Piglets

by Rae Bryant

The day we visited the county fair, the piglets were born. They huddled into their mother, nipping and rooting at her teats. The sow lay there as dead. And an insatiable urge came over me. My nipples had turned hard and vulnerable, watching those piglets suck life from their mother. I tried, at first, to be covert about it. Rubbed my upper arm, slowly, against my breast. Then I rubbed with bigger movements, turning my waist and shoulders for better reach because in a flash of some unbelievable memory the largest of the piglets, the one rooting and pushing the others away with its big piglet head, was sucking at me. And the boy with his arm around my waist said, What’s wrong?

The piglets make my nipples itch.

You’ll be fine.

How long till you think they’ll have piglets of their own?

Don’t know. Not long I guess. Some of them will go to slaughter.

Next, we visited the mannequin pumping air from a dry water pump into an empty bucket. She wore a long prairie dress and a bonnet tied beneath her chin. Someone had tethered her arm to a metal bar and pins and a little motor and wheel that moved her arm, kept her pumping all day on a small rise with a sign on the front. Something about real estate development. She should have been tired but her face had come off a runway. A glassy ease. Lips painted like Paris. And I laughed. Don’t you think it’s funny? I said.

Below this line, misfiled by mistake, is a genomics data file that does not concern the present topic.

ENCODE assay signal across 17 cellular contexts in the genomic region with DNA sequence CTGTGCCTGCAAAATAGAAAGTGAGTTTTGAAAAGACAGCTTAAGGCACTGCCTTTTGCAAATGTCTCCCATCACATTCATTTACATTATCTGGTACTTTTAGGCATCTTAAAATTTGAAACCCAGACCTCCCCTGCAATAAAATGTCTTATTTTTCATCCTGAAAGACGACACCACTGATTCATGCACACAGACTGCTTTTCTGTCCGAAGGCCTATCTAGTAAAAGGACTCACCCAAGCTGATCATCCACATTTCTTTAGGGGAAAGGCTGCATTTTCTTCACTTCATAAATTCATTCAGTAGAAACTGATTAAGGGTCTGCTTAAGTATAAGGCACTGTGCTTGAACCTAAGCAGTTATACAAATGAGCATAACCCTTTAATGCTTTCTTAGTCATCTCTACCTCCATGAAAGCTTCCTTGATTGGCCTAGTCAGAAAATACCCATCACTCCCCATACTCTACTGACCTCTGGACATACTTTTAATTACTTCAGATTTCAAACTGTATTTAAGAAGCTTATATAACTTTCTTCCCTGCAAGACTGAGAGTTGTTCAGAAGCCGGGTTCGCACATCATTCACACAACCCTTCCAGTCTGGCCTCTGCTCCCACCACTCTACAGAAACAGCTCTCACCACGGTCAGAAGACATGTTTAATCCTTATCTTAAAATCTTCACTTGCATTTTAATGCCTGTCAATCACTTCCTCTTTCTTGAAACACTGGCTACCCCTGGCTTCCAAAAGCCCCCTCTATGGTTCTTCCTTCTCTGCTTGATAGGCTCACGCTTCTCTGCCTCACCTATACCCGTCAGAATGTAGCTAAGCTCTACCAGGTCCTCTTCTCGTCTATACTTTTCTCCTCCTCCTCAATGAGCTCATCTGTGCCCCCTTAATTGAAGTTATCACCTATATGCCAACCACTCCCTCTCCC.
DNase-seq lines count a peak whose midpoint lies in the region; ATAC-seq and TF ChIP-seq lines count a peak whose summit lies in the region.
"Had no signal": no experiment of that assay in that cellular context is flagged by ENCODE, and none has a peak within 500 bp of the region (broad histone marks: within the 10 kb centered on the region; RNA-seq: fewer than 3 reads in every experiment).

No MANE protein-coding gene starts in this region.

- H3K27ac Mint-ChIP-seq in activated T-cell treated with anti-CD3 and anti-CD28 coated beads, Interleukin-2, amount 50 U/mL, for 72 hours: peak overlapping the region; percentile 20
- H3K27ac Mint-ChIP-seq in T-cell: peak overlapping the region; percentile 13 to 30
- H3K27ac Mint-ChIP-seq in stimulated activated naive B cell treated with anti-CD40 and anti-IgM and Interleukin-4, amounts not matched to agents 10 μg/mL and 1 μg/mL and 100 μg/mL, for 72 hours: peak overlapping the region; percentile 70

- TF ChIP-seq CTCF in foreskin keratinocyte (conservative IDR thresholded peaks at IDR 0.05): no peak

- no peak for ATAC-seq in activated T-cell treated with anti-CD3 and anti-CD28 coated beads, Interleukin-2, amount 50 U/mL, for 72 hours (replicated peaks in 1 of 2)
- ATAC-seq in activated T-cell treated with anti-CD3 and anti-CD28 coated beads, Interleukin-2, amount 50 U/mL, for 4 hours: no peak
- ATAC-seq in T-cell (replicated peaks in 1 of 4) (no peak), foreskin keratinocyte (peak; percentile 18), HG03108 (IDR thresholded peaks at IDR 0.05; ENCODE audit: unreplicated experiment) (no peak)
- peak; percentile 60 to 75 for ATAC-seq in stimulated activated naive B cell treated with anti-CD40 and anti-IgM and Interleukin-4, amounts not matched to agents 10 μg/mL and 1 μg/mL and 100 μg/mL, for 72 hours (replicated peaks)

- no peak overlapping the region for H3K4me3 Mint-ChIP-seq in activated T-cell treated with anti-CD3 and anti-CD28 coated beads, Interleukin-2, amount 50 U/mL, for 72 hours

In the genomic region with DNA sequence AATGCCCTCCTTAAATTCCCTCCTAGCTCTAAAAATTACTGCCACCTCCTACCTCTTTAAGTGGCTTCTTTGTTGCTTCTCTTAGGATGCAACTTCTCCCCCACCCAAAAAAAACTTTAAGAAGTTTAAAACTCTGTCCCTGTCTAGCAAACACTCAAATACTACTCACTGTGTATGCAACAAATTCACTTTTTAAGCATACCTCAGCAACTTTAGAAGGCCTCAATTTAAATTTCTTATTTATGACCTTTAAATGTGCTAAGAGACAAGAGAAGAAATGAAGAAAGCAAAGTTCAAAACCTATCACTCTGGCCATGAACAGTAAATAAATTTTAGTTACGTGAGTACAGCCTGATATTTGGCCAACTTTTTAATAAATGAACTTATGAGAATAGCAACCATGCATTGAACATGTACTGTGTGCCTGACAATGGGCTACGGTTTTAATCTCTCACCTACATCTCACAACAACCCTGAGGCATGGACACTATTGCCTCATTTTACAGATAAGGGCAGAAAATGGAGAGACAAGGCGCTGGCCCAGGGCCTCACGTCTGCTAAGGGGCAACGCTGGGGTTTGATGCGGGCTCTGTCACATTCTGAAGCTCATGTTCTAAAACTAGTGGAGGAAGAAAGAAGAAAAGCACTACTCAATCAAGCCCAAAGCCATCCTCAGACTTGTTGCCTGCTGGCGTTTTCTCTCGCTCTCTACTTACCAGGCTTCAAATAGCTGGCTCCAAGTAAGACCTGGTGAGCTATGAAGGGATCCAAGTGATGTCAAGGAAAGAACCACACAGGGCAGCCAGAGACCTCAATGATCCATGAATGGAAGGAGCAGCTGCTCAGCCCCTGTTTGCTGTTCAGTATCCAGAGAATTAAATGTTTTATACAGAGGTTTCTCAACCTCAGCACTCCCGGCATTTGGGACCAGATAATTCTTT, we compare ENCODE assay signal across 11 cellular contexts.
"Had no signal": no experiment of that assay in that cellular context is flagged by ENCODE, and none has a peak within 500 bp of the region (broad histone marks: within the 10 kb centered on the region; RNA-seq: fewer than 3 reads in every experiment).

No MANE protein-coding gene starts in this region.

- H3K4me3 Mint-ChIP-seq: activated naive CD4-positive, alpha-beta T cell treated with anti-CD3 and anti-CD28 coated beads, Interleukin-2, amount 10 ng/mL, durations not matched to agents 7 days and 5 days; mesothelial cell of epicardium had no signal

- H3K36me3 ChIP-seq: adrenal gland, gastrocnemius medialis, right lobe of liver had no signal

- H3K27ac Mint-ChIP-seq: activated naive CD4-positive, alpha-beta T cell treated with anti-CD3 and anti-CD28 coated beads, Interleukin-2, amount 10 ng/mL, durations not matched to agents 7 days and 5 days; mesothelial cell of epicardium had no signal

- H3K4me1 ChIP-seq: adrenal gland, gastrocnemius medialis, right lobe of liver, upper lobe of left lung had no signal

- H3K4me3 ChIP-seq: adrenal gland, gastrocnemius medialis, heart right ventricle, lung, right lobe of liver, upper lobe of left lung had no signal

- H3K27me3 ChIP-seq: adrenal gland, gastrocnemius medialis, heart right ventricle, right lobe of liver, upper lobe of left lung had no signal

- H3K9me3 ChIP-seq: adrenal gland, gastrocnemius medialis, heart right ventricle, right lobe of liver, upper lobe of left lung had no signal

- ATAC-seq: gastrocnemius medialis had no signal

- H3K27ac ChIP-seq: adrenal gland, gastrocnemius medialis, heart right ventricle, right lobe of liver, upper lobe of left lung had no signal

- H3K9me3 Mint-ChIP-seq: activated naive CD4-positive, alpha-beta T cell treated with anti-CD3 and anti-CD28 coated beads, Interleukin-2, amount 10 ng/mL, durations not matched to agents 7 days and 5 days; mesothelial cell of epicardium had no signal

Want to go see the horses? Or we could ride The Blizzard. They’re playing Guns N’ Roses on The Blizzard. I could ride and listen to Guns N’ Roses all day. Someone should book Guns N’ Roses for the stage next year.

We could see the piglets again.

Rae Bryant’s short story collection, The Indefinite State of Imaginary Morals, released from Patasola Press in June 2011. Her stories have appeared or are soon forthcoming in StoryQuarterly, McSweeney’s Internet Tendency, BLIP Magazine, Gargoyle Magazine, and Redivider, among other publications and have been nominated for the Pen/Hemingway, Pen Emerging Writers, and Pushcart awards. She writes essays and reviews for such places as New York Journal of Books, Puerto del Sol, and The Nervous Breakdown.

I love that the central image here, or one of them, is piglets. How did they find there way into your fiction?

    I live in a rural area outside DC and Baltimore. Piglets and Holsteins and cornfields. Once a year, we have a county fair. I’ve been going to this particular county fair since middle school. It’s another world ripe with stories of shit-kickers and shotguns versus pop culture. That and I have an artistic fascination with pigs and piglets. Started with Lord of the Flies, I guess. I also like rabbits in stories. Creepy bunnies are a beloved motif from Donnie Darko to McCarthy.
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